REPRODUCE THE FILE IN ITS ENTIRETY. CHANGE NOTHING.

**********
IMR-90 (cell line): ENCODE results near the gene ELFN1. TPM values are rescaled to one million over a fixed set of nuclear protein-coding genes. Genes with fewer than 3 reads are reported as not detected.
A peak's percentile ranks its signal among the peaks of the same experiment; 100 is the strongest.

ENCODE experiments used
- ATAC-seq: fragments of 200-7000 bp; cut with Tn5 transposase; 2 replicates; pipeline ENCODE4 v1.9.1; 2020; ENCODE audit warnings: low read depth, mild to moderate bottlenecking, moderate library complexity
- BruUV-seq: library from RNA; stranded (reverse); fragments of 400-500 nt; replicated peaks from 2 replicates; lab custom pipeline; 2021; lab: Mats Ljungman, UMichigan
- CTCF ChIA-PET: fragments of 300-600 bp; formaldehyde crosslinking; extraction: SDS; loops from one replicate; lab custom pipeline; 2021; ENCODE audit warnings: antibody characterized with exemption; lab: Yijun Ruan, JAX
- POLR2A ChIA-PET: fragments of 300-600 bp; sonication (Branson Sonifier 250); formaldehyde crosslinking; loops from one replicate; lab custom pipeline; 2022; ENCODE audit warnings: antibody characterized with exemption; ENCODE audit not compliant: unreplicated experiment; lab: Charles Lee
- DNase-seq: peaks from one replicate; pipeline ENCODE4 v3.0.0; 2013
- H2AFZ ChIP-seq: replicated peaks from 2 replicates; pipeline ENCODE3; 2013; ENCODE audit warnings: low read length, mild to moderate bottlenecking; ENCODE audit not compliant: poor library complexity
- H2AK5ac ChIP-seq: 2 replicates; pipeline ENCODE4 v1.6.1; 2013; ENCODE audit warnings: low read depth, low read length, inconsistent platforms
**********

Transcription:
IMR-90 (cell line): ENCODE results near the gene ELFN1. TPM values are rescaled to one million over a fixed set of nuclear protein-coding genes. Genes with fewer than 3 reads are reported as not detected.
A peak's percentile ranks its signal among the peaks of the same experiment; 100 is the strongest.

ENCODE experiments used
- ATAC-seq: fragments of 200-7000 bp; cut with Tn5 transposase; 2 replicates; pipeline ENCODE4 v1.9.1; 2020; ENCODE audit warnings: low read depth, mild to moderate bottlenecking, moderate library complexity
- BruUV-seq: library from RNA; stranded (reverse); fragments of 400-500 nt; replicated peaks from 2 replicates; lab custom pipeline; 2021; lab: Mats Ljungman, UMichigan
- CTCF ChIA-PET: fragments of 300-600 bp; formaldehyde crosslinking; extraction: SDS; loops from one replicate; lab custom pipeline; 2021; ENCODE audit warnings: antibody characterized with exemption; lab: Yijun Ruan, JAX
- POLR2A ChIA-PET: fragments of 300-600 bp; sonication (Branson Sonifier 250); formaldehyde crosslinking; loops from one replicate; lab custom pipeline; 2022; ENCODE audit warnings: antibody characterized with exemption; ENCODE audit not compliant: unreplicated experiment; lab: Charles Lee
- DNase-seq: peaks from one replicate; pipeline ENCODE4 v3.0.0; 2013
- H2AFZ ChIP-seq: replicated peaks from 2 replicates; pipeline ENCODE3; 2013; ENCODE audit warnings: low read length, mild to moderate bottlenecking; ENCODE audit not compliant: poor library complexity
- H2AK5ac ChIP-seq: 2 replicates; pipeline ENCODE4 v1.6.1; 2013; ENCODE audit warnings: low read depth, low read length, inconsistent platforms